I set out to investigate the landscape of diversity and supply chain inclusivity in Kenya over the last few months. This was prompted by my memory of how, as young boys from different neighbourhoods, we used to play football.
One thing that has stuck with me is that not a single day would go by without one of us at the playground shouting “Hii game si fair!” (This game is not fair). As children, we were well aware of the concepts of fairness, inclusivity and diversity.
The Constitution stipulates the conditions and framework under which business should be carried out in accordance with a system that is fair, equitable, transparent, competitive and cost-effective. This is the first step in ensuring that all industry players within the supply chain markets have a fair chance which ensures everyone gets a chance at value for money.
In the same breath, the country has put in place an Act of Parliament prescribing a framework within which policies relating to procurement and asset disposal, which is now known as the Public Procurement and Asset Disposal Act, 2015 and regulation 2020 are explored.
These blueprints plus other Cabinet memos are aimed at putting into place categories of preference in the allocation of contracts, the protection or advancement of persons, categories of persons or groups previously disadvantaged by unfair competition or discrimination and sanctions against contractors that have not performed accordingly.
Similarly, the government came up with a law on preference and reservation scheme, which dictates that 30 per cent of government or public sector business is carried out by youth, people with disability and women. The aim was to provide opportunities to diverse suppliers. Supplier diversity and inclusion initiatives can make a significant difference to companies’ revenues and to communities. The advantages include increasing innovation and introducing new products to the market besides expanding the tax base.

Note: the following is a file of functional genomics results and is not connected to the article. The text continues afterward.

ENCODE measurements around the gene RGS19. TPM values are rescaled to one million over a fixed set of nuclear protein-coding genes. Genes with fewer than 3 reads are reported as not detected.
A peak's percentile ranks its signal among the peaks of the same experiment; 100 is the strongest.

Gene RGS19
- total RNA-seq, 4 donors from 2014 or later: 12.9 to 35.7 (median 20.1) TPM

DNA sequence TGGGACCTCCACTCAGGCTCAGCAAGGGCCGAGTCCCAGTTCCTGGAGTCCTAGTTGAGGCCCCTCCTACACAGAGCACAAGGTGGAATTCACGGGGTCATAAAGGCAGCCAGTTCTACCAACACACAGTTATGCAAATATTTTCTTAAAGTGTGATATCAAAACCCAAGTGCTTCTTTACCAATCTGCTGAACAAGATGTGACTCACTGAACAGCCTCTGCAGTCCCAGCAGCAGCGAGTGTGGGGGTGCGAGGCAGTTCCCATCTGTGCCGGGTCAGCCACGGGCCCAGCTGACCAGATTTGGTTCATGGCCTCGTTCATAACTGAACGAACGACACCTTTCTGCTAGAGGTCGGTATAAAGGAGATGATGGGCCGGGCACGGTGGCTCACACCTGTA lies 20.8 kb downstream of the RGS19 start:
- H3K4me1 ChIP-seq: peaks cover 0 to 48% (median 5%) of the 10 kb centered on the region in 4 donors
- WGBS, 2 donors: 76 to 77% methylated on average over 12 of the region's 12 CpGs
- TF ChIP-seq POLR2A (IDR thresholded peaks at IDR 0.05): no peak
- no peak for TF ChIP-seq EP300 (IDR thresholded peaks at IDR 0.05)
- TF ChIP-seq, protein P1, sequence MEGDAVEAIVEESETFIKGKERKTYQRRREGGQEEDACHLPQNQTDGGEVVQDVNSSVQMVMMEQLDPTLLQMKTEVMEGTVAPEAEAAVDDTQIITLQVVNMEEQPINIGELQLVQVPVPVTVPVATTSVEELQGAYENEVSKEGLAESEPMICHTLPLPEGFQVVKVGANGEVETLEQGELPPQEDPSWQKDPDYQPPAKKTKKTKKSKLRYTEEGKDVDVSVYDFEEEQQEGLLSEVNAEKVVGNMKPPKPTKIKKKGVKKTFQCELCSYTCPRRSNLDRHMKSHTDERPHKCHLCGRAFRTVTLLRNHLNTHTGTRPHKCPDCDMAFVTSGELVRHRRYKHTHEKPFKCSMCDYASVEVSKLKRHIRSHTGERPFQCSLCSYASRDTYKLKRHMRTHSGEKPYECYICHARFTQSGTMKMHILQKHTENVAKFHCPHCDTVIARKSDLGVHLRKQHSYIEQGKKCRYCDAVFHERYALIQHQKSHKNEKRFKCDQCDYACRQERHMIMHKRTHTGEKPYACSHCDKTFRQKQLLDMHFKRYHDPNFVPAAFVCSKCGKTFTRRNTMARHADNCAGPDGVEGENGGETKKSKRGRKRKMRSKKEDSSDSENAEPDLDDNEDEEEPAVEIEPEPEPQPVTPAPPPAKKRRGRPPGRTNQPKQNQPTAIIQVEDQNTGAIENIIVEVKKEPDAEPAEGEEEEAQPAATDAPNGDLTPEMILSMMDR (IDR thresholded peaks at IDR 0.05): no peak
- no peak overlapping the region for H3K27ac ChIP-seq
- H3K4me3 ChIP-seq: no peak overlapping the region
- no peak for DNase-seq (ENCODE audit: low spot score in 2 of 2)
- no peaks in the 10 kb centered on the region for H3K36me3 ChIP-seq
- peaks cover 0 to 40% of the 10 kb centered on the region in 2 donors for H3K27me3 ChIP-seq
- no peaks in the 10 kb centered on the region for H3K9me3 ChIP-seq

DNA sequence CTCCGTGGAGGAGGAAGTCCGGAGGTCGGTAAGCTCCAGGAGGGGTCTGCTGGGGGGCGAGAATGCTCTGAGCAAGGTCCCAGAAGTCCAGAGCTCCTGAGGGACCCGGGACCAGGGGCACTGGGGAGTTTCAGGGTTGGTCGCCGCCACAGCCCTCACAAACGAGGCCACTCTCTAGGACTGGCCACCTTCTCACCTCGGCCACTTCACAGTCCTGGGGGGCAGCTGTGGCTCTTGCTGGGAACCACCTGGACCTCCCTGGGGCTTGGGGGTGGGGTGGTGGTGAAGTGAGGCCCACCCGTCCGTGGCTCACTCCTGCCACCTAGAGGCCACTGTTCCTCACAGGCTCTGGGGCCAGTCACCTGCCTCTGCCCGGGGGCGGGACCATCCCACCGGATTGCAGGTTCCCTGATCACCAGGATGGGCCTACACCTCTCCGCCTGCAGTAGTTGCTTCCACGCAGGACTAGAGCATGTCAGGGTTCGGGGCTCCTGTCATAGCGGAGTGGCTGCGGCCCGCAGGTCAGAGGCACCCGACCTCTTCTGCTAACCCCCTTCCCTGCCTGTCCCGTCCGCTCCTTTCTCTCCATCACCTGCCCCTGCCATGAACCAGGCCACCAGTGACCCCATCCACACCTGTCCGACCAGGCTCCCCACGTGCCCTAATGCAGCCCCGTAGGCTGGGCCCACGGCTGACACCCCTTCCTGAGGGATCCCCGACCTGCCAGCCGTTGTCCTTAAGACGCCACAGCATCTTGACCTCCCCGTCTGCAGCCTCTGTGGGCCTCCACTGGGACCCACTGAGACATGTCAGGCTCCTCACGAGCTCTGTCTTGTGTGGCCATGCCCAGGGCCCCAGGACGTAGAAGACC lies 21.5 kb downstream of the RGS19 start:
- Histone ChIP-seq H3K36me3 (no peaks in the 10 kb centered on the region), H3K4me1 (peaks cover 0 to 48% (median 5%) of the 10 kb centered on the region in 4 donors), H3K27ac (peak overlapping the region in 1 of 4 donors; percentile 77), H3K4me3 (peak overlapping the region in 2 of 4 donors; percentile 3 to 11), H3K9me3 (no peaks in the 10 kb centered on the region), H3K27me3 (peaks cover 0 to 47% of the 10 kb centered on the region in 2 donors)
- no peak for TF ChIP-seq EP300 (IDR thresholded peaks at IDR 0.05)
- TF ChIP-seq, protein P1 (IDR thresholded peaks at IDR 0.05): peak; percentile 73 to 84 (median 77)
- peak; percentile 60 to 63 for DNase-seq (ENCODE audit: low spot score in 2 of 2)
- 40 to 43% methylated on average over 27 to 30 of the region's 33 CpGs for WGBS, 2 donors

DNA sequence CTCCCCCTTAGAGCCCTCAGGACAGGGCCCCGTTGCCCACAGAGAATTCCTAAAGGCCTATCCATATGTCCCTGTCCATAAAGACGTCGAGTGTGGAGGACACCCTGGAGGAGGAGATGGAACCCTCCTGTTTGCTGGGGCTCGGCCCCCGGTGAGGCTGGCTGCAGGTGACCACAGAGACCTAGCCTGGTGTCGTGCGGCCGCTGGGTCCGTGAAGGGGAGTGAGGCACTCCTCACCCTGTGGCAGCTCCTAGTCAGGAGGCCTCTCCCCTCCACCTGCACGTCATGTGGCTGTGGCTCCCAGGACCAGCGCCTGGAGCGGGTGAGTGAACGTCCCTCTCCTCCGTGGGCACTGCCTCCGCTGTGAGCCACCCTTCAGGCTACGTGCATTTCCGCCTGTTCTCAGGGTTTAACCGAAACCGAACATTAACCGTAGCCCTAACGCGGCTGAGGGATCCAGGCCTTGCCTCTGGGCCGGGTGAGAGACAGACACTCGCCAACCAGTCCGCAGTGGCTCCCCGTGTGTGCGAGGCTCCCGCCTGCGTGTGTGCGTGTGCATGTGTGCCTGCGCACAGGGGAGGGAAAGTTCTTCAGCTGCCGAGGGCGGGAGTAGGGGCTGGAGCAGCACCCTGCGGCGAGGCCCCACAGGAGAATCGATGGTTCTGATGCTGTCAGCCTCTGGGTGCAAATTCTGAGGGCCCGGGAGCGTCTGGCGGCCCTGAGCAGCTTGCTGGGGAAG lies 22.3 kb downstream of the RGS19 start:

It gives businesses chances for innovation and competition. It also empowers businesses that represent changing demographics. However, for these diversity and inclusivity initiatives to work, there is need for all industry players to understand their roles within the supply chain ecosystem. Players can be achieved through sustained research, innovation to new products with the aim of improving efficiency and increasing their networking skills. The Government has done well to impact and create opportunities for small and medium enterprises. Now, all players have a role in building the economy, providing opportunities for all and offering quality services.
The writer is a procurement practitioner and a supply chain expert.